A Columbus Police deputy chief says officers could have done a better job handling rowdy crowds after the Ohio State football team won the national championship.
For much of the 20th century, the city of Mansfield was an industrial giant. But that has changed. Things began to unravel in the 1970s as manufacturing there began grinding to a halt. The latest blow to the area came early this year when the nearby General Motors plant shut down.
General Motors is bringing back more than a thousand laid off workers in Lordstown to ramp up production for the Chevrolet Cruze this summer. Ohio Public Radio’s WKSU reports it’s the latest step in a transformation of the assembly plant that began four years ago, and that has meant more good news than bad even in the worst of auto industry times.
Ohio’s GM plants were not immune to the auto manufacturing cuts. One of those plants is a stamping plant in Mansfield. WOSU traveled to Richland County to speak with some of its workers.
As part of General Motor’s bankruptcy filing, it’s closing its ACDelco warehouse facility in Groveport, south of Columbus. Eighty-one workers at the Groveport warehouse stand to lose their jobs.
Yesterday Chrysler notified dozens of Ohio dealers that their franchises would be terminated. Today General Motors is doing the same thing. Ohio Congresswoman Mary Jo Kilroy is calling for a one-month delay in the terminations.
A Democratic Congress that’s unwilling or unable to approve a $25 billion bailout for Detroit’s Big Three appears ready to punt the automakers’ fate to a lame-duck Republican president. Caught in the middle of a who-blinks-first standoff are legions of manufacturing firms and auto dealers — and millions of Americans’ jobs.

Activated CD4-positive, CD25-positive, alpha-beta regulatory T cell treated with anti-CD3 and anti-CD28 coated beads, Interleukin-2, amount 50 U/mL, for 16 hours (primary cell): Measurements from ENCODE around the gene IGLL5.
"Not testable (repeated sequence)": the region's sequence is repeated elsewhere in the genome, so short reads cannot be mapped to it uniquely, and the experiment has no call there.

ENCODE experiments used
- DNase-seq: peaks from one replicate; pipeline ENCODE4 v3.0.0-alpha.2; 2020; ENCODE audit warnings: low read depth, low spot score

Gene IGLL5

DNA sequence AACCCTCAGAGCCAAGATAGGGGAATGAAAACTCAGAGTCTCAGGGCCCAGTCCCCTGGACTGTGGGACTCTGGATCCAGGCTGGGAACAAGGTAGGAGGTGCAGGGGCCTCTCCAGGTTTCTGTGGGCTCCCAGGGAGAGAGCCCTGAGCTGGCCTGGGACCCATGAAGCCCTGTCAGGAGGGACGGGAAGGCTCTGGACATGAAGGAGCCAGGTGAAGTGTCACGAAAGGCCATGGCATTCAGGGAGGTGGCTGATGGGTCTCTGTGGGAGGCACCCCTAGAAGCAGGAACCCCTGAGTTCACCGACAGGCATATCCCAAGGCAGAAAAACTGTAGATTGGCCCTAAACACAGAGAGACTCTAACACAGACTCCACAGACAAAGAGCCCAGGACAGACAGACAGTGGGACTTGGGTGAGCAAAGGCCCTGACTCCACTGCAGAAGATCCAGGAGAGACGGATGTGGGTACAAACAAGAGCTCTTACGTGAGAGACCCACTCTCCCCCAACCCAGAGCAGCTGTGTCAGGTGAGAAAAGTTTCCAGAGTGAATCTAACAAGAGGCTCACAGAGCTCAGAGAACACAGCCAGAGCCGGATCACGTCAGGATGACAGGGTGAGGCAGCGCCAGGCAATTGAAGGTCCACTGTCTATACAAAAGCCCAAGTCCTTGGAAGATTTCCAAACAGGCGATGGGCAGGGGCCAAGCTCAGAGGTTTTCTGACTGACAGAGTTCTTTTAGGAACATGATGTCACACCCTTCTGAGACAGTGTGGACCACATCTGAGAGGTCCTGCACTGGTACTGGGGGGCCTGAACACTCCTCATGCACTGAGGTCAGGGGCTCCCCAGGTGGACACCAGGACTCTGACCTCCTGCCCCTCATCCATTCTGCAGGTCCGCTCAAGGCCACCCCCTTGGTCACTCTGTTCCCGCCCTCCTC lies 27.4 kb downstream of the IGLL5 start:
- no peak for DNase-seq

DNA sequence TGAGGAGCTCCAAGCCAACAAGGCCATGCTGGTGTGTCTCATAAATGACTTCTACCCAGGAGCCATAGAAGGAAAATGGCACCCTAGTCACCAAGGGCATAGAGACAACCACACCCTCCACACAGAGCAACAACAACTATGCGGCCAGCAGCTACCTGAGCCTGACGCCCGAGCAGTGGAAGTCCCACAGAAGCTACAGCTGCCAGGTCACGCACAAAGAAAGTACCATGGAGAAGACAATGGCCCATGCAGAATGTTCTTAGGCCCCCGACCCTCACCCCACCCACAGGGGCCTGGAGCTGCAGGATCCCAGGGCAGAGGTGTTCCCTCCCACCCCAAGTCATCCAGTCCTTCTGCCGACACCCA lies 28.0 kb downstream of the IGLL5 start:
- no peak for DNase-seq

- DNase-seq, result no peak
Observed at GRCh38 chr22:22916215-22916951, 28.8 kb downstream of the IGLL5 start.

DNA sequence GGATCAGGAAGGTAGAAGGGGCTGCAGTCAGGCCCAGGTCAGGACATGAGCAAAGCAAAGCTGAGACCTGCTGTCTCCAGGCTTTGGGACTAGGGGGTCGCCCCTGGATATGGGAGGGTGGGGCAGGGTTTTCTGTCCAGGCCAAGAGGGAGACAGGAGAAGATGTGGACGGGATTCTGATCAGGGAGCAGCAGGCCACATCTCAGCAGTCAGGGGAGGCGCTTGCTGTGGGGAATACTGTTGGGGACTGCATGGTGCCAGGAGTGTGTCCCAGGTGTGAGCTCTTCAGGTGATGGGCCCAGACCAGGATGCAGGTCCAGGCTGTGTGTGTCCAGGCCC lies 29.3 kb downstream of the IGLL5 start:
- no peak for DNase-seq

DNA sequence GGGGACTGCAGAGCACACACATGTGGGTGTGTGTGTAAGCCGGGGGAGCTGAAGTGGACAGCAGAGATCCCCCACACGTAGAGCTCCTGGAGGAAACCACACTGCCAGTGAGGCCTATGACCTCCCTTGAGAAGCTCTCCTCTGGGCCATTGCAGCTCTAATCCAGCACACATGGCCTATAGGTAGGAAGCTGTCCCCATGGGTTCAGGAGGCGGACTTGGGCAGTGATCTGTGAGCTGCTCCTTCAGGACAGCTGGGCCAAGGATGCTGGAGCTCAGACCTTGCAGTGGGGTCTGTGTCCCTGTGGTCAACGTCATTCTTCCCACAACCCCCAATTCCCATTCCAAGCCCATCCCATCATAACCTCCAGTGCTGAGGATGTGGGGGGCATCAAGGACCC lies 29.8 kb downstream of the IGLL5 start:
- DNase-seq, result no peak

Miami University professor James Rubenstein closely monitors the auto industry. He says domestic auto makers are trying to weather what he calls a “cyclical crash” as car sales have dropped by nearly half in the past several months.
General Motors workers in Ohio have a lot to think about. GM Tuesday announced it’s offering buyouts to 74,000 United Auto Workers. There are more than 10,000 UAW workers in Ohio alone.
Businesses throughout Ohio are hoping the nationwide strike between the United Auto Workers and General Motors won’t be a long one. As Ohio Public Radio’s Jo Ingles reports, a long strike could have far reaching implications for thousands of people and businesses in the buckeye state.
General Motors workers nationwide walked off the job Monday morning citing problems with job security. Workers picketing at the GM plant in Groveport say there have been threats to close their plant.